Early, pottering through tasks, lists in my head, the garden calls me outside with my coffee.
The second sunflower is out, glowing in the morning sun. Taller than the first, it's thrown its petals back, like some young buck with a pot of hair gel. The bees are already at work. I sketch quickly and gesturally – I too, have work to do and I want to get the movement of flower and creatures.
On Saturday, hanging out the washing, as I wonder what to draw, a squash flower presents itself. It would take skilled sewing and a lot of shirring elastic to make these petals, with their intricate gathers and folds. The colours take layers of rich, eggy yellow and in the centre there are rings of green, a target, perhaps, for the pollinators.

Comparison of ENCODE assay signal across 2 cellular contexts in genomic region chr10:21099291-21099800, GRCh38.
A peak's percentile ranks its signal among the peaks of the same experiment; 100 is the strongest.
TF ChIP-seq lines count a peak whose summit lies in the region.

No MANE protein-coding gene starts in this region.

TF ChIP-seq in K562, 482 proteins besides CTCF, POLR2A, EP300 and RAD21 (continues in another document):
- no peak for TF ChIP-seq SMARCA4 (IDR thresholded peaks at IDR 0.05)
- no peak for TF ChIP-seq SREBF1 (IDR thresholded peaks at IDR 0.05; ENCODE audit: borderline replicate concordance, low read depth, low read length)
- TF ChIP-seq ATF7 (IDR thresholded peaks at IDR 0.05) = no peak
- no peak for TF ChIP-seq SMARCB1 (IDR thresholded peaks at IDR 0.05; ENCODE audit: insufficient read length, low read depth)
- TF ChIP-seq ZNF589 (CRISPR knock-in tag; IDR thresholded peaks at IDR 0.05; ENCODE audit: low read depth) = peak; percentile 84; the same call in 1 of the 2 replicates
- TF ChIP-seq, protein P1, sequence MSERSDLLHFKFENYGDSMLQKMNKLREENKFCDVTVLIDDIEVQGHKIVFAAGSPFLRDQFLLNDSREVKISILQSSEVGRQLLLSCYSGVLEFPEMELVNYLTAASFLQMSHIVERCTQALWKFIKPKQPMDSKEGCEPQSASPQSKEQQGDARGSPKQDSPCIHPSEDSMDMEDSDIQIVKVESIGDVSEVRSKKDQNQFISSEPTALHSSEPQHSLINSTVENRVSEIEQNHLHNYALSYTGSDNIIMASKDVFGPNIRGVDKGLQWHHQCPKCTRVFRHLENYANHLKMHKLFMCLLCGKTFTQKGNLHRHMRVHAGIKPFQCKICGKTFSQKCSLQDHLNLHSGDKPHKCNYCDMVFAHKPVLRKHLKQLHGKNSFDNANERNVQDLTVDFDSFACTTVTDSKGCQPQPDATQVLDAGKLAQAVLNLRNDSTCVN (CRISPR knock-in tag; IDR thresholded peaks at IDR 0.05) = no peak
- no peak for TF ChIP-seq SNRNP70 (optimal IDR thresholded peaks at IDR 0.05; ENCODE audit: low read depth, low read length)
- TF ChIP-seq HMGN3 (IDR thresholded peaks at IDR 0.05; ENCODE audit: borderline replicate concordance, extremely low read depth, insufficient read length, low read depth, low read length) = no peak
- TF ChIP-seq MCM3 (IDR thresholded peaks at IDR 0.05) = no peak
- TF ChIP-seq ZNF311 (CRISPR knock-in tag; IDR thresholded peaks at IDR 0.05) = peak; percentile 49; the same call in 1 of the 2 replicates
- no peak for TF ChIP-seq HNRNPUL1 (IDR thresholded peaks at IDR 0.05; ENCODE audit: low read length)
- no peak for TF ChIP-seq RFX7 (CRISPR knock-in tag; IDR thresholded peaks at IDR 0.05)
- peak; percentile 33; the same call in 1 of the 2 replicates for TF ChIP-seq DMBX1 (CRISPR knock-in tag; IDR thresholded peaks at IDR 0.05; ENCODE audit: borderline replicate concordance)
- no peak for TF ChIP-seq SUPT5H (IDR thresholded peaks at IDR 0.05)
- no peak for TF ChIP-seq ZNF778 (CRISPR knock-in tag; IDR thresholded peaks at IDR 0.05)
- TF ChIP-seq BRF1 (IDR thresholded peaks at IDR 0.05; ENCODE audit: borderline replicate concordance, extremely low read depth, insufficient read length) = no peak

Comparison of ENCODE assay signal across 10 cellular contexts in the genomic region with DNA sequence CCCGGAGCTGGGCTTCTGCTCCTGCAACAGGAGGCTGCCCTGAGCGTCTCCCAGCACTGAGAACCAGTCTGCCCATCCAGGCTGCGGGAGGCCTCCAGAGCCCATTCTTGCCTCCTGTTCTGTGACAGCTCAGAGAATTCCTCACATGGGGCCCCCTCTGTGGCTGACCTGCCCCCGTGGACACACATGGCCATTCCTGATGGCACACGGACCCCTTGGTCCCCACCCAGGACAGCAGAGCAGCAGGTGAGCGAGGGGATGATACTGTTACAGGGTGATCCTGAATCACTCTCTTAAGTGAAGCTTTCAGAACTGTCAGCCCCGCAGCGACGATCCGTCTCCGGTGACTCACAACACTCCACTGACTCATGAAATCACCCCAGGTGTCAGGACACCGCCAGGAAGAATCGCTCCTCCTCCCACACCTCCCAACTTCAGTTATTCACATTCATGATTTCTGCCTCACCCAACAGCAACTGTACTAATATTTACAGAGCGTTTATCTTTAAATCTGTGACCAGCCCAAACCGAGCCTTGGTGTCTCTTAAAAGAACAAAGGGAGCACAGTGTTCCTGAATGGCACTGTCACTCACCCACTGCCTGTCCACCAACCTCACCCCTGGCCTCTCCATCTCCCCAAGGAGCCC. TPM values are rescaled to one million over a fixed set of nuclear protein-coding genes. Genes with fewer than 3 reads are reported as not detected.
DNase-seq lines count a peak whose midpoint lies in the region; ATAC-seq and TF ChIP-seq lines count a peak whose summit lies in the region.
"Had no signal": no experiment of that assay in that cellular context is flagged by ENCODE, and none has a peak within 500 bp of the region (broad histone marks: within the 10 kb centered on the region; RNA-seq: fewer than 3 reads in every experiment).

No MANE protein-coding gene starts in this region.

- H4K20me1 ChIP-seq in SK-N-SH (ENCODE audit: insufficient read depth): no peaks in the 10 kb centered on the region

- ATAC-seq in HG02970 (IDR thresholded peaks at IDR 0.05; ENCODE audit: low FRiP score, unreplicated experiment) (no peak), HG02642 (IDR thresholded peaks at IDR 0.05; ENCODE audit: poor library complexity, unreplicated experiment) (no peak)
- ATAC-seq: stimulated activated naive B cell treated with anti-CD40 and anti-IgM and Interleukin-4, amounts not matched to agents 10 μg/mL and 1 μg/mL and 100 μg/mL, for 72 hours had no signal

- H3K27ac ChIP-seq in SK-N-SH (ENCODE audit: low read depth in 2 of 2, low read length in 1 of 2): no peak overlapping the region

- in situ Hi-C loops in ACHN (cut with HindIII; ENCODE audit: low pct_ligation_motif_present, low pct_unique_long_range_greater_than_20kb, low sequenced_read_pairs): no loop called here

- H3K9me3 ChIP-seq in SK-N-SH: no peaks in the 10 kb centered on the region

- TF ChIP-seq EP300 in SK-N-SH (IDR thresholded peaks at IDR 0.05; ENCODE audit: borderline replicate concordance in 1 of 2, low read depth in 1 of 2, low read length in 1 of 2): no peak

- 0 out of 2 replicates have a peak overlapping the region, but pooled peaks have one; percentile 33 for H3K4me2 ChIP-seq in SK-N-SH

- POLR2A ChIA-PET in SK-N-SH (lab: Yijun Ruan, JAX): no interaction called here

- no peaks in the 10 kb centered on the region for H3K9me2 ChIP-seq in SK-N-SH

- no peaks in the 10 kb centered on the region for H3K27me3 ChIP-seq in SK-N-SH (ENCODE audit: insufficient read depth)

As I draw, I see the squash leaves, this, a random plant that popped up in a pot of chillis grown for a friend. The variegated leaves (I grab a household candle for those) start like tiny cocktail umbrellas.
And while I have the candle, I use it for the arcs of white on a sketch of the clover, making a sort-of circle in the trio of leaves.
Getting my eye in – always a good start to my day. Thank you, garden!
Ballpen, watercolour, fineliner and household candle on handed-down watercolour paper.
Rose sketches from this project are available as greeting cards, from the Garden Museum shop in London and at Hackney Wick Underground.
On my Teemill shop, watercolour and line sketches on t-shirts and tote bags.